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Nature's Cold & Flu Fighters

December 4, 2017

Most people are aware that many experts recommend a little increased vitamin C as a way of preventing or limiting the symptoms of cold and flu bugs whether it's this time of year or during warm weather.  An increasing numbers of studies have found that foods and supplements with high levels of vitamin C have strong antioxidant powers that may make cold and flu infections milder and shorter.  And foods grown in dry, arid conditions often have higher levels of vitamin C and other antioxidants to survive their tough environments.

But for most of us in the United States, we don't have to travel very far to find healthy options when it comes to finding fruits and vegetables high in vitamin C.  Produce aisles in our local grocery stores offer a great variety of fresh foods with high levels of the vitamin, foods such as blueberries (frozen are a good alternative when it comes to this fruit), broccoli, Brussels sprouts, garlic, ginseng, guava, kale, mushrooms, oranges and papaya.  Just about any fruit and vegetable that's reasonably fresh and hasn't been sitting in the warehouse or on the dock too long are great options to feed yourself and your family when it comes to getting enough vitamin C to help fight off the winter rounds of colds and flu.

Another remedy that could be helpful according to new scientific research is the herb, Echinacea.  According to ConsumerLab.com, which recently published an extensive product review of Echinacea,  there seems to be real benefit in taking it throughout the cold season.  It offers a 25-50 percent reduced risk of catching a cold which is on par with immune-boosting strategies such getting regular exercise, eating a healthy diet and managing stress levels.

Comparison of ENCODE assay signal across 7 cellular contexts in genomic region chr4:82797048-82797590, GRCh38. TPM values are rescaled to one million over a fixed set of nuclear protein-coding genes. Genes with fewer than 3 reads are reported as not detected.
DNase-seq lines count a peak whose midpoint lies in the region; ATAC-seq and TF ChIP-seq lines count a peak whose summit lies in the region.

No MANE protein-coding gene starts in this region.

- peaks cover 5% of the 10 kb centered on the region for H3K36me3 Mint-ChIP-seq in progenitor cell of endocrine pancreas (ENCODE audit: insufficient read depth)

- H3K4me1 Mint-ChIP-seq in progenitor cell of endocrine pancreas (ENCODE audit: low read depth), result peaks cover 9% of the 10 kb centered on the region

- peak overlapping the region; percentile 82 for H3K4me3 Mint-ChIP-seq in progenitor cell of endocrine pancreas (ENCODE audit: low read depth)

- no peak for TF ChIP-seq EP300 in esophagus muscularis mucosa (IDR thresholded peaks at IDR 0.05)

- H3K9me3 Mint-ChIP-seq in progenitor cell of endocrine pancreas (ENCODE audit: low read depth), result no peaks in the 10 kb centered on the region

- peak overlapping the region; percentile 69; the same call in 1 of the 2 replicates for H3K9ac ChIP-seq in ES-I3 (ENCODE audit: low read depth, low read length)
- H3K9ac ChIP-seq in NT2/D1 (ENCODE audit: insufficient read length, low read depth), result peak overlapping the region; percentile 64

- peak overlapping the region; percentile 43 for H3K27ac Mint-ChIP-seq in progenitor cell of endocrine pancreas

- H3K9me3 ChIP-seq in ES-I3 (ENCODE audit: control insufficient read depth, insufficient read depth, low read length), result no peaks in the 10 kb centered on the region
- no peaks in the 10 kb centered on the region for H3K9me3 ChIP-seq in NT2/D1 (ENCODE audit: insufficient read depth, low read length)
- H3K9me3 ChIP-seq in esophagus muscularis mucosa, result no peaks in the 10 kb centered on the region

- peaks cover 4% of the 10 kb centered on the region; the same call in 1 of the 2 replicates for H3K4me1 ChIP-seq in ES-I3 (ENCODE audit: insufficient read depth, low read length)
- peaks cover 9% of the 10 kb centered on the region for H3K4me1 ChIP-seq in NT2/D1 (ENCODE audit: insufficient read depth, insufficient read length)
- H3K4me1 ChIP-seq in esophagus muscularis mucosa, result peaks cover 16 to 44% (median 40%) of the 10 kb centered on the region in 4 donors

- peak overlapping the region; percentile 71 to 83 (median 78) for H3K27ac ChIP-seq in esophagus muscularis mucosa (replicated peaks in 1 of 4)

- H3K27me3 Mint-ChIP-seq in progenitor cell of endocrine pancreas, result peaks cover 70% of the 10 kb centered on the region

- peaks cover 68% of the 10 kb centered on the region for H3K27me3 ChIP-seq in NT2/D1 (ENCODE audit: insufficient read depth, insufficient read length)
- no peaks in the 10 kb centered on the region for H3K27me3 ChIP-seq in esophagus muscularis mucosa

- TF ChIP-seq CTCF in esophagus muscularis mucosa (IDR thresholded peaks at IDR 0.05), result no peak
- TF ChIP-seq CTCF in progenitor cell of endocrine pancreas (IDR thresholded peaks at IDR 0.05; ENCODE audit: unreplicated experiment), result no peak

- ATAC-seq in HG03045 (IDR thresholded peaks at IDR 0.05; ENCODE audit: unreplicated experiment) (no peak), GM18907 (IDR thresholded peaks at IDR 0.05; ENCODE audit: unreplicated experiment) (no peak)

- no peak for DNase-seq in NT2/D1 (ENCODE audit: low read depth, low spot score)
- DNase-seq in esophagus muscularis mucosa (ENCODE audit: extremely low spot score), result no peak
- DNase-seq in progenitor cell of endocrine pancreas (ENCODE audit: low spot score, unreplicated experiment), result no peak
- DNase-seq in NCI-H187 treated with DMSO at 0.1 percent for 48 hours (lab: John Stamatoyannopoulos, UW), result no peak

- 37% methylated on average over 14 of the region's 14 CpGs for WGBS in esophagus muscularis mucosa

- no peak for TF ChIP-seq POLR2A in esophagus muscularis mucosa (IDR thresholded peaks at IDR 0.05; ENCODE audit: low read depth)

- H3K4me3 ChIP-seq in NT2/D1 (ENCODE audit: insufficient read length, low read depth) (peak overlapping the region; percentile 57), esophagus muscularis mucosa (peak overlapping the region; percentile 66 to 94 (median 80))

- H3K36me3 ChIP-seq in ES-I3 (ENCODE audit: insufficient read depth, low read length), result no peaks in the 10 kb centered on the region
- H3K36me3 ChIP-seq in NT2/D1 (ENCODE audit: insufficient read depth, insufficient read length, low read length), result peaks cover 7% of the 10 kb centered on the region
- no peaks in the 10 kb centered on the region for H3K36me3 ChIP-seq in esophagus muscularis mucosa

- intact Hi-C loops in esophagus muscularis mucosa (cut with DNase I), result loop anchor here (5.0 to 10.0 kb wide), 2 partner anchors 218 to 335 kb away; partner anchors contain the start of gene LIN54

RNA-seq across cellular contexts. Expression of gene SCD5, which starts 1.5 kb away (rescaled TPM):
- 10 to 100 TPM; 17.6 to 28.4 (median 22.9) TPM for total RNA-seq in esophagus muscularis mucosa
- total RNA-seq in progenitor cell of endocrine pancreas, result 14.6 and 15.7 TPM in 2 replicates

One study done in 2015 showed that a hot drink of Echinacea and elderberry was just as effective as the prescription drug Tamiflu at treating symptoms of influenza.  While this may be the case, those at most risk of serious infection still need to follow the advice of their physicians and take Tamiflu, if and when prescribed.

For most people, Echinacea is relatively safe.  It can have mild side effects such as stomach upset.  And not all Echinacea products are equal.  It's important to choose extracts made from the above-ground parts of the plant: flowers, leaves and stems.  Such information should be listed on the label.  And beware of products that list Echinacea as a "blend" or "proprietary formula" without specifying the type or amount in the product.

Also, because it stimulates the immune system, those with autoimmune conditions should take Echinacea cautiously, if at all, and only under the supervision of a licensed medical professional.

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